During one of my PGCE PCET sessions, our class tutor asked students to consider their teaching style. We were asked to align ourselves in a specific fashion to either behaviourism or humanism. The activity involved physically positioning oneself along a continuum in the room (one side labelled behaviourist, the other humanist). Our position on the continuum was to reflect our perception of our teaching style. Towards the end of the session we were asked to reconsider our position on this behaviourist-humanist line, and whether our position had changed and if so why this was.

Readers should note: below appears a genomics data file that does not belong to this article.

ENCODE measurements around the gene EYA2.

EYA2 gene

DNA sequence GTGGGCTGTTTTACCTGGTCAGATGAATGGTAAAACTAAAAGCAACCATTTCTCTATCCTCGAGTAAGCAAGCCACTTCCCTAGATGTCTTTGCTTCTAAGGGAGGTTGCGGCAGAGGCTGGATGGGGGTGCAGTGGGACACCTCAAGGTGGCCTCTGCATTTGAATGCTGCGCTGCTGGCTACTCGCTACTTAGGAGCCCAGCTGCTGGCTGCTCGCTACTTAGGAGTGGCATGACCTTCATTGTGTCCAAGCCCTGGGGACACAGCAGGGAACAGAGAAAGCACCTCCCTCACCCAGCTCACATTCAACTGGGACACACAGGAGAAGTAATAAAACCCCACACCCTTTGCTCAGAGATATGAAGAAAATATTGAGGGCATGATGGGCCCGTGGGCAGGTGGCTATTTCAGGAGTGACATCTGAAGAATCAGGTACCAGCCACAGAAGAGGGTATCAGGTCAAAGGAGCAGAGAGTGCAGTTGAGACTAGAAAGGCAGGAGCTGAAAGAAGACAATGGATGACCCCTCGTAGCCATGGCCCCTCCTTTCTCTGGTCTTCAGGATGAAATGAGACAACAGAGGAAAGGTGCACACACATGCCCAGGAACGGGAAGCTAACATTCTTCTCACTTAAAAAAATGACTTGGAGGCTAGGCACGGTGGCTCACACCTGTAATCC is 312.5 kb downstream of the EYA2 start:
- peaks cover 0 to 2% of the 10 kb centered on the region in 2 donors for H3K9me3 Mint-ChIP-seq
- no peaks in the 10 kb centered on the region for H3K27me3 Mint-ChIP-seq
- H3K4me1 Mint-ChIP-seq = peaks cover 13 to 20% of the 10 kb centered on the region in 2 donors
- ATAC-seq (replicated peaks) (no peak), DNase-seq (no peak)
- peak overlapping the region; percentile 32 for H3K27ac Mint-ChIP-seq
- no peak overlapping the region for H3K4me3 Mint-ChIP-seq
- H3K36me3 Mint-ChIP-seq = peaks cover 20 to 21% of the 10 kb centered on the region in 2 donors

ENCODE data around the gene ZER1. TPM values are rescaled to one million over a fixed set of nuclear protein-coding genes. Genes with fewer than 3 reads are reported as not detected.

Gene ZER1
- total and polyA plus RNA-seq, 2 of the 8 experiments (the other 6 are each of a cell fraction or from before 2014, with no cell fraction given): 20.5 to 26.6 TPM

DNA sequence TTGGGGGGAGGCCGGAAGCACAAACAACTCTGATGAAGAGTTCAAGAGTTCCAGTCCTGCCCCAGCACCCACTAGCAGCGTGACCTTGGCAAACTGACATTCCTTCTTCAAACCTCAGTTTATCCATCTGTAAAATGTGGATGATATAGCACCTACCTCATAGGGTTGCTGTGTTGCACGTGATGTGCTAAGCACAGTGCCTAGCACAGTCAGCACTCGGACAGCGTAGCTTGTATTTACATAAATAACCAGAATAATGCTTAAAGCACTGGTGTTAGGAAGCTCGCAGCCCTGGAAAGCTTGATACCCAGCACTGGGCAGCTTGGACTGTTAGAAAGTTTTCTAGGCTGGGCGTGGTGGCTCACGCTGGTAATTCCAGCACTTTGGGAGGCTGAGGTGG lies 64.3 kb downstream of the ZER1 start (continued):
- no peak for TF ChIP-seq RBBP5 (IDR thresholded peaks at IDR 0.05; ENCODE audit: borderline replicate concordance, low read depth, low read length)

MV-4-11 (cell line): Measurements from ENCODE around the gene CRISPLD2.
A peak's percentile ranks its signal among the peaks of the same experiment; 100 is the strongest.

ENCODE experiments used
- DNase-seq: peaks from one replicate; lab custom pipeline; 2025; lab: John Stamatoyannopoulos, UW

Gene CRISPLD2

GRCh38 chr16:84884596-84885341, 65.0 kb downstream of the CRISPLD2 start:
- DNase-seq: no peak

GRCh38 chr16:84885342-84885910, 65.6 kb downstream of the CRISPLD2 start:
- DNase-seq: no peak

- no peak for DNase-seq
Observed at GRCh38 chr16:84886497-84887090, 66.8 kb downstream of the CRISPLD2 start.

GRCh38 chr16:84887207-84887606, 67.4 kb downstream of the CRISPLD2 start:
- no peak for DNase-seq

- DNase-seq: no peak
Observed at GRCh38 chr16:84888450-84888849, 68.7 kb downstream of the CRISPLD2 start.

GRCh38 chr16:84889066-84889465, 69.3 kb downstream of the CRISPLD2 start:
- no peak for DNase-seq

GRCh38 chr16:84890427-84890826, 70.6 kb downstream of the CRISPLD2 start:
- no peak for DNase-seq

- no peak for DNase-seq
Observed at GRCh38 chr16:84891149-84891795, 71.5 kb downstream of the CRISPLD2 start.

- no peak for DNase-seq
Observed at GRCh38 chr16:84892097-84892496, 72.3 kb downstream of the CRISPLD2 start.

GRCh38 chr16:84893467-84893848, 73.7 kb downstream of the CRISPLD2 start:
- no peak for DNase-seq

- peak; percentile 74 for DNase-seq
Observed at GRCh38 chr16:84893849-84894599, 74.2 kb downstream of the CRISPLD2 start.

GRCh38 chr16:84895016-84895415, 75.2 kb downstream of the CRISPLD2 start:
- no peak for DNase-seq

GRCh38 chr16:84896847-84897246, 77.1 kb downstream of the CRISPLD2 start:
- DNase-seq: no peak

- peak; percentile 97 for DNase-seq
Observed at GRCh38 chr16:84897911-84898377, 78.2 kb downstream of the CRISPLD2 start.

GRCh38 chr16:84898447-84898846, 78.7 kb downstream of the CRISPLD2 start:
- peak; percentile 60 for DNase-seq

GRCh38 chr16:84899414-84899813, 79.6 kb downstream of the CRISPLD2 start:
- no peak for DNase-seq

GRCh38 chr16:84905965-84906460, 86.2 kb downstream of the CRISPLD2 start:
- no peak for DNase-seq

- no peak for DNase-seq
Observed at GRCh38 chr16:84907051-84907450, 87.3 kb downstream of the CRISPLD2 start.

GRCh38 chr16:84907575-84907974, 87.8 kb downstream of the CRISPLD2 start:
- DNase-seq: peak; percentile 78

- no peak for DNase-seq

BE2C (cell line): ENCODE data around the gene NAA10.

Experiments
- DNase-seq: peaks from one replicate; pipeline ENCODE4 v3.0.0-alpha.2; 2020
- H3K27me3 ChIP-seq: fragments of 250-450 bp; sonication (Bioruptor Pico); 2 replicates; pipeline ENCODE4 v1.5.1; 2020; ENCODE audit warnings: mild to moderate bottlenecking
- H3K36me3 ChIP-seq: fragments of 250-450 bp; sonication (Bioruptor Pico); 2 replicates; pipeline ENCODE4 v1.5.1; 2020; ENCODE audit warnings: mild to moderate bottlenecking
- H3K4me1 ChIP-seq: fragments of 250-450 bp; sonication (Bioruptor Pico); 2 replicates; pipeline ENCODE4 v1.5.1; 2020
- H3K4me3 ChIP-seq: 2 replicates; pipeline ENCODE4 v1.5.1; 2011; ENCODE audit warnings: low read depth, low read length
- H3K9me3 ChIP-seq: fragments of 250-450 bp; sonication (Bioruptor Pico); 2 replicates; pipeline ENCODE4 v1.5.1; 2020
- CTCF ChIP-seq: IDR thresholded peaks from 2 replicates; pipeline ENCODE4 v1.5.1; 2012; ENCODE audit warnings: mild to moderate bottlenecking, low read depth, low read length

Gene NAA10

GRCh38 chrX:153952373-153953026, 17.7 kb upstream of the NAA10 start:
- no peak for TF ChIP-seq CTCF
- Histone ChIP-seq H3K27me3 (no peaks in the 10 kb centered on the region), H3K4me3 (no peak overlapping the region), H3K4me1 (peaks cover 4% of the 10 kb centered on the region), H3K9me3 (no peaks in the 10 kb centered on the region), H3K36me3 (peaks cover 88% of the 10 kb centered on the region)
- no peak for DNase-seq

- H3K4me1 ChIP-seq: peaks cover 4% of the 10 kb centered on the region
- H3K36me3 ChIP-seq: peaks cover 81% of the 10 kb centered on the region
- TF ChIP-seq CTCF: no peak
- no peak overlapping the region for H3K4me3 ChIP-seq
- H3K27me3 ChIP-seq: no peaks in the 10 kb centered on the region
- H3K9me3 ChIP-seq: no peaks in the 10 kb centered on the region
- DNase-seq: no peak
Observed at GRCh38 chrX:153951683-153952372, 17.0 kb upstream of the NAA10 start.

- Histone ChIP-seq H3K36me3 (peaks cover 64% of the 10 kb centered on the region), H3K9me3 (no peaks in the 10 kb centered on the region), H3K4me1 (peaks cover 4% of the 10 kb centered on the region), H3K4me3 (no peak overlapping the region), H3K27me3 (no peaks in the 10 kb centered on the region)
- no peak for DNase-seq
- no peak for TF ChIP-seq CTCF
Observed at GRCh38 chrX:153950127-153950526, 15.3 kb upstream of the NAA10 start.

As Cowley states (2014:67) ‘lots of facets go together to make up a teaching style: your personality, the way you look, the way you speak, the way you use movement and space, the levels of control you use’ there is a great deal to consider. This activity was useful in helping me to reflect on my practice, as well as my belief system as a trainee teacher. I positioned myself close to the middle of the two approaches, leaning a fraction towards the humanist side. I know that my ideals lean towards a humanistic approach, it is in my nature to want to nurture people, actively listen to them. I view my learners as unique individuals who benefit from following their own path in learning.